This R01 proposal seeks to pair medication-assisted treatment (MAT) with an evidence-based, smartphone- delivered relapse prevention system (A-CHESS) to improve long-term recovery from opioid use disorders. Although MAT has been shown to be effective for opioid dependence, the high rate of relapse suggests that MAT is not enough. Long-term recovery remains a challenge. Our hope is that A-CHESS will help patients transfer the skills they learn in treatment into their daily lives after treatment and as a result, have greater success in sustained recovery. A-CHESS also will include tools for improving outcomes related the hepatitis C virus and HIV-infections that disproportionately affect opioid-dependent people. The project also seeks to understand which elements of treatment work for whom and why so that interventions, especially mobile health interventions, can be made more effective. The proposal builds upon evidence that A-CHESS improves outcomes among those suffering from alcohol and opioid use disorders. In one randomized trial, patients leaving residential treatment for alcohol use disorders who had A-CHESS had 57% fewer risky drinking days than those without it, an effect that was even greater among patients who had been opioid- as well as alcohol- dependent. In a pilot test, A-CHESS was bundled with MAT to treat transient veterans with documented alcohol use disorders and, anecdotally, high rates of other drug use. This test found that readmissions to residential detox decreased 71% for those with A-CHESS compared to those without it. This study proposes a randomized clinical trial of 24 months, with patients from 3 treatment agencies assigned either to MAT + A- CHESS or MAT alone. The primary aim of the project is to determine the difference between the two groups in opioid use days. Secondarily, we want to detect differences in quality of life; retention in treatment; unscheduled use of health services; and, for HCV and HIV, screening rates, risk behaviors, testing, and among those infected, treatment initiation. We will also test the 4 factors that we hypothesize mediate the relationship between the interventions and outcomes: the 3 constructs of self-determination theory-competence, relatedness, and intrinsic motivation-plus negative affect. We also seek to understand factors that affect the strength of the relationship between intervention and outcome, which we hypothesize are gender and-among those who have A-CHESS-communication style in discussion groups. Through qualitative research, we will explore (1) the differences between people who respond better to MAT + A-CHESS vs. those who do not, (2) the struggles in implementing and sustaining the interventions, and (3) the relationship between outcomes and using A-CHESS. The proposed project offers an innovative approach to a nearly intractable and increasingly common problem. The project is significant both for its potential to improve long-term treatment outcomes and to create and share new knowledge and understanding about factors that can be used to tailor future treatments for greater effectiveness and reach.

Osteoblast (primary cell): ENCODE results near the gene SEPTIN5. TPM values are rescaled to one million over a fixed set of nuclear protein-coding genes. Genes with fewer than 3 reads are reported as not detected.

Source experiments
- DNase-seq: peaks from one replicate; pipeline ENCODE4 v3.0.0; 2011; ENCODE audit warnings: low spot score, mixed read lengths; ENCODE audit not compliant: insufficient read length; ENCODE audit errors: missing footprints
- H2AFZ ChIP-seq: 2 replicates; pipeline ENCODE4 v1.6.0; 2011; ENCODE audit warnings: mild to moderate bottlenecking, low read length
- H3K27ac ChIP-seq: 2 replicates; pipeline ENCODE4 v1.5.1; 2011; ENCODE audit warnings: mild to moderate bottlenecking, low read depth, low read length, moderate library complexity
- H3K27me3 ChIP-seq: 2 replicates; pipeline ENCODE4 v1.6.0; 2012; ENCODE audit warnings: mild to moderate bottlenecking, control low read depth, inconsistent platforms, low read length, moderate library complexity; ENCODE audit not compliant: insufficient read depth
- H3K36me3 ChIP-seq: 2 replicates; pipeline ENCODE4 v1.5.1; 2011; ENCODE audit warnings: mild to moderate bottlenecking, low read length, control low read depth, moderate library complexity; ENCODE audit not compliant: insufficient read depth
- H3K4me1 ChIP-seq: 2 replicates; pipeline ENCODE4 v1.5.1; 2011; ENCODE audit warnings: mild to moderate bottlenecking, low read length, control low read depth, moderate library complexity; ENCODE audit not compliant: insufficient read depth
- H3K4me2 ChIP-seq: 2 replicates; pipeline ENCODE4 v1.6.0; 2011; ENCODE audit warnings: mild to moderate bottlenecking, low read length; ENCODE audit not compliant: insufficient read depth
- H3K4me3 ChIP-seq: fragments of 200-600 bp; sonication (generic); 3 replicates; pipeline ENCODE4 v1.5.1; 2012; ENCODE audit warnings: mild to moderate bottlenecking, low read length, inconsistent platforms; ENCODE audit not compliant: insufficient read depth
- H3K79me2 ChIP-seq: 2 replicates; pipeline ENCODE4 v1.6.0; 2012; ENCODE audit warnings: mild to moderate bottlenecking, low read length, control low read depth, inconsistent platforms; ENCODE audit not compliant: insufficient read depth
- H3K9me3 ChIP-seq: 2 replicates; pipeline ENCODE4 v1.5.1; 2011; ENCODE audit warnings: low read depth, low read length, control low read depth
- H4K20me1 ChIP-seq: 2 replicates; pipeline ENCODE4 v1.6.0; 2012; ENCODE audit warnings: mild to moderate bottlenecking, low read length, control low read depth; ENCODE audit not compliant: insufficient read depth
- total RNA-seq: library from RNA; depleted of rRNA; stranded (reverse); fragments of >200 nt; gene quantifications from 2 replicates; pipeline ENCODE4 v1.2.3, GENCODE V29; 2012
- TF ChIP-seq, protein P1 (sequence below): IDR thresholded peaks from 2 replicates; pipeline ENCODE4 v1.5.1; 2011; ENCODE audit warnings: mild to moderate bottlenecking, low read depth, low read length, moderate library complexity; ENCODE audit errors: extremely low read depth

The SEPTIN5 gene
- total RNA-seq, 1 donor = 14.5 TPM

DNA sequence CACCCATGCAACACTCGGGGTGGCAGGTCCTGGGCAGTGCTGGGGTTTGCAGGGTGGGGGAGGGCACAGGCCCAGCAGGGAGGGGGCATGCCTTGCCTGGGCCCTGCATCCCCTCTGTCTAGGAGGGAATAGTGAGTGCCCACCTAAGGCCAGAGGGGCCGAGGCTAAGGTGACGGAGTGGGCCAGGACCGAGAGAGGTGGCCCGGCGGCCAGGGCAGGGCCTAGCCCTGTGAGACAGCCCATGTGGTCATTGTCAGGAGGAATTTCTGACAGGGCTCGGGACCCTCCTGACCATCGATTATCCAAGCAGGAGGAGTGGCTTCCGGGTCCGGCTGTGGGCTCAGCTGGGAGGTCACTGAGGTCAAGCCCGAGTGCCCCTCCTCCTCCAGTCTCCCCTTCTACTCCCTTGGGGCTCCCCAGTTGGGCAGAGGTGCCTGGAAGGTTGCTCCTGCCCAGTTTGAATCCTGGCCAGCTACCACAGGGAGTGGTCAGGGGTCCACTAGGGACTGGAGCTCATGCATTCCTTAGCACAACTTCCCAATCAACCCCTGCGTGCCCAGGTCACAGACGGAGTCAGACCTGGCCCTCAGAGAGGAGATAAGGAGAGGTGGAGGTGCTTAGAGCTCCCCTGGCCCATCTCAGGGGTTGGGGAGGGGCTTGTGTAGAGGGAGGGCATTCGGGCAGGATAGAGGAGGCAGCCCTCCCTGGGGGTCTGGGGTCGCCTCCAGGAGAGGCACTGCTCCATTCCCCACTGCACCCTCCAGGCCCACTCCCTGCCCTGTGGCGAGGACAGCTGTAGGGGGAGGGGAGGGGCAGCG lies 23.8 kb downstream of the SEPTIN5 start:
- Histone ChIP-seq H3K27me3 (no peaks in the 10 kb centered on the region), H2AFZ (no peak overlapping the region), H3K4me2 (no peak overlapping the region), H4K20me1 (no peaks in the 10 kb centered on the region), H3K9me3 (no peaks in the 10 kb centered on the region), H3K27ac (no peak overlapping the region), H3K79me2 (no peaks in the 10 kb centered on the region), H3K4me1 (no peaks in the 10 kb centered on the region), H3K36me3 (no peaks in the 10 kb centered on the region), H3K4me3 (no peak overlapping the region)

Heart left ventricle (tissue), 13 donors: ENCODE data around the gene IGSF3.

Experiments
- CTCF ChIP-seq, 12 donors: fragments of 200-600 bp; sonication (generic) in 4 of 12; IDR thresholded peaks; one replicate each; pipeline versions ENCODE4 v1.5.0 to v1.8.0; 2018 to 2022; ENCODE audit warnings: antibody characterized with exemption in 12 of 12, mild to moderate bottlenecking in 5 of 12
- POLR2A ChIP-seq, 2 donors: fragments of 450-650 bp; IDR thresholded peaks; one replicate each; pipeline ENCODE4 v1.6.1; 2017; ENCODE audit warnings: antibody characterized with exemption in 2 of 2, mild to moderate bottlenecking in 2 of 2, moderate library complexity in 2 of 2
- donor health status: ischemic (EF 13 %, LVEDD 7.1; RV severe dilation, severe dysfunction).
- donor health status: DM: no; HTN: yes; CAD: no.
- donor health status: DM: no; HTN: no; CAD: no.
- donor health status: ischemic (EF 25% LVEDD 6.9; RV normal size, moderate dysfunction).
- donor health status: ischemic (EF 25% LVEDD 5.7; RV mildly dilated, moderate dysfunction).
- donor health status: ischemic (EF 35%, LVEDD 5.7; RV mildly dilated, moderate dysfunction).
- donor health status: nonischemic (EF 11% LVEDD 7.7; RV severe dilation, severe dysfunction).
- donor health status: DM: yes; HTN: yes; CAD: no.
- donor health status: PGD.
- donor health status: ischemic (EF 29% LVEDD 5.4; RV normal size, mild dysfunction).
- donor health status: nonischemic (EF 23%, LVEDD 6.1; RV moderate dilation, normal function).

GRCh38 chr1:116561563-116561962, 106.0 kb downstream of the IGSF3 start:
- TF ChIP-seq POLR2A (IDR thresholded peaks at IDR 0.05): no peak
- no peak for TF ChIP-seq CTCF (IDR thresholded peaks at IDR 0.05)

Medication-assisted treatment is effective in helping people recover from opioid dependence, but usually not for the long term. This project pairs medication-assisted treatment with a proven relapse-prevention system delivered via smartphone. The goals are to improve patients' long-term recovery from opioid dependence, reduce the risk of infection from hepatitis C and HIV, and understand how medication-assisted treatment and mobile health interventions can be improved.
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